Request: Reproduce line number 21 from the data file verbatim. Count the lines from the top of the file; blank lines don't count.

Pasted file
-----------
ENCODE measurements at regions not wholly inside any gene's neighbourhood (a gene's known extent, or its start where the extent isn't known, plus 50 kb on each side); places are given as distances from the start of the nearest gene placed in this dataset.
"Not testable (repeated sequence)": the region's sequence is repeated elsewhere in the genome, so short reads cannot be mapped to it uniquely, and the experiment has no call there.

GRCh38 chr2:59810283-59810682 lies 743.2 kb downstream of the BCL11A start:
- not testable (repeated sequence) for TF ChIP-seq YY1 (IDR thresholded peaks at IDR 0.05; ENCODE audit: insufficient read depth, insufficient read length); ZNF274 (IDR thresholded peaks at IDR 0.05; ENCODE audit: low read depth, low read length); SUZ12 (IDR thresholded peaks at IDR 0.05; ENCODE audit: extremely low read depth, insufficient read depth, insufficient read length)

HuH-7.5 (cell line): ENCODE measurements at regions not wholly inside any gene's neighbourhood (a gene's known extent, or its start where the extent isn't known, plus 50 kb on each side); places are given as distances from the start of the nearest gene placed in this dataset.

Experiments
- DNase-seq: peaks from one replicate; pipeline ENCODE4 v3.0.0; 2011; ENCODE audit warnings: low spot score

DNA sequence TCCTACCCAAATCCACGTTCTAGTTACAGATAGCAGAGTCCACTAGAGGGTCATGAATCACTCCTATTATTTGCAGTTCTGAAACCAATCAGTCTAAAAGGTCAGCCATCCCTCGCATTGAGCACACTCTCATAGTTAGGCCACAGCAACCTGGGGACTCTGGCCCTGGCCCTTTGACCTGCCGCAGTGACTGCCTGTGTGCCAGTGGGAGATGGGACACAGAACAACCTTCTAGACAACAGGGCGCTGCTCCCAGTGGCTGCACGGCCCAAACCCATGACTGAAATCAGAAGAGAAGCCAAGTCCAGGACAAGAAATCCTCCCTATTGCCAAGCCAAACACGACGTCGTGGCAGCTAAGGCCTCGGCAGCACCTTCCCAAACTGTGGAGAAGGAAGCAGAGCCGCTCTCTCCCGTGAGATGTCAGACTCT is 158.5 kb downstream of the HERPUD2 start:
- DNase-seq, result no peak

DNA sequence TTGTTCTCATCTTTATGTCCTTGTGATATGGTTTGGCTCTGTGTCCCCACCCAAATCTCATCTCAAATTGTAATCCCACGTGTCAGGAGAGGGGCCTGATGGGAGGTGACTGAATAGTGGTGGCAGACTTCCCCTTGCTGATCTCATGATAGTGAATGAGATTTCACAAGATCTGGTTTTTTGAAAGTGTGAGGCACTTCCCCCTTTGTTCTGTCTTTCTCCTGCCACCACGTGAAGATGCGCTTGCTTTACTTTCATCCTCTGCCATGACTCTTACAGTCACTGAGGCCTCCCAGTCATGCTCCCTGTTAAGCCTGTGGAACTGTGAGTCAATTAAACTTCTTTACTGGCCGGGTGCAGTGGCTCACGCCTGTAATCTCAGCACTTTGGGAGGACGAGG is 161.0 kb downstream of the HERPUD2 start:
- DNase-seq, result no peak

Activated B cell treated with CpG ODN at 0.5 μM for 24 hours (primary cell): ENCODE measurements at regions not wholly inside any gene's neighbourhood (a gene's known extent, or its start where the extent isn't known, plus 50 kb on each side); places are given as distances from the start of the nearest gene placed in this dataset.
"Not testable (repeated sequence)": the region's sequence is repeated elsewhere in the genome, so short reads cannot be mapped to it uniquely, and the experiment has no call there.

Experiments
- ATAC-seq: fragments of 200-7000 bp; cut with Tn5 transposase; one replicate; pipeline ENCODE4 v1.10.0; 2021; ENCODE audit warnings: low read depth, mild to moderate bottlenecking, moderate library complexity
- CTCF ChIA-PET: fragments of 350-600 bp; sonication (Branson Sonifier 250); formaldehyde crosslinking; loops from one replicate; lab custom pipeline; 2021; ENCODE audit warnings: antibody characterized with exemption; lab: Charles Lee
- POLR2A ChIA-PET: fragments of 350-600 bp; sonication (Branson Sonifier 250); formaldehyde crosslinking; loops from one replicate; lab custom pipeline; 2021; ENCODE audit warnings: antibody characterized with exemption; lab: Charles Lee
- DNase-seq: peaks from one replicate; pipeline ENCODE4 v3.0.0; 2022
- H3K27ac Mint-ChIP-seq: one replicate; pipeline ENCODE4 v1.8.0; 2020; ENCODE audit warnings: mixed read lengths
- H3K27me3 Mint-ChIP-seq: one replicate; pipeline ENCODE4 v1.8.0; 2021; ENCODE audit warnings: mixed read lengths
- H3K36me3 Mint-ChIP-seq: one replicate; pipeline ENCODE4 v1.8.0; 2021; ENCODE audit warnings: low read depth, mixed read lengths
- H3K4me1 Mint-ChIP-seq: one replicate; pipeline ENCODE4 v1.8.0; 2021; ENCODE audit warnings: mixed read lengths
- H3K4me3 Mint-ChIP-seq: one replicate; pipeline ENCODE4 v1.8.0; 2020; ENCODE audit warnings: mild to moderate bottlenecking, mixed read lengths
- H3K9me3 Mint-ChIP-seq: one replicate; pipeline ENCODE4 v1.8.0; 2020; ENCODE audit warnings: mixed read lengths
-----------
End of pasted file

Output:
- H3K36me3 Mint-ChIP-seq: one replicate; pipeline ENCODE4 v1.8.0; 2021; ENCODE audit warnings: low read depth, mixed read lengths